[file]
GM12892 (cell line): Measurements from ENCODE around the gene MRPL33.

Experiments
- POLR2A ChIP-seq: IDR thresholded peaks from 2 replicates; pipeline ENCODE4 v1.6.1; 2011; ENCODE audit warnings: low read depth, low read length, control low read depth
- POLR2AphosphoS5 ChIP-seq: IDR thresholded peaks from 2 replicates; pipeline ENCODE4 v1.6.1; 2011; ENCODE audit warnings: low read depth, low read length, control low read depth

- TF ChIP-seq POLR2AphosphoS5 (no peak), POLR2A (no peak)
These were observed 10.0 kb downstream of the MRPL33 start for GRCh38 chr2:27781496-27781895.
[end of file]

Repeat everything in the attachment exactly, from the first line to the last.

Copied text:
GM12892 (cell line): Measurements from ENCODE around the gene MRPL33.

Experiments
- POLR2A ChIP-seq: IDR thresholded peaks from 2 replicates; pipeline ENCODE4 v1.6.1; 2011; ENCODE audit warnings: low read depth, low read length, control low read depth
- POLR2AphosphoS5 ChIP-seq: IDR thresholded peaks from 2 replicates; pipeline ENCODE4 v1.6.1; 2011; ENCODE audit warnings: low read depth, low read length, control low read depth

- TF ChIP-seq POLR2AphosphoS5 (no peak), POLR2A (no peak)
These were observed 10.0 kb downstream of the MRPL33 start for GRCh38 chr2:27781496-27781895.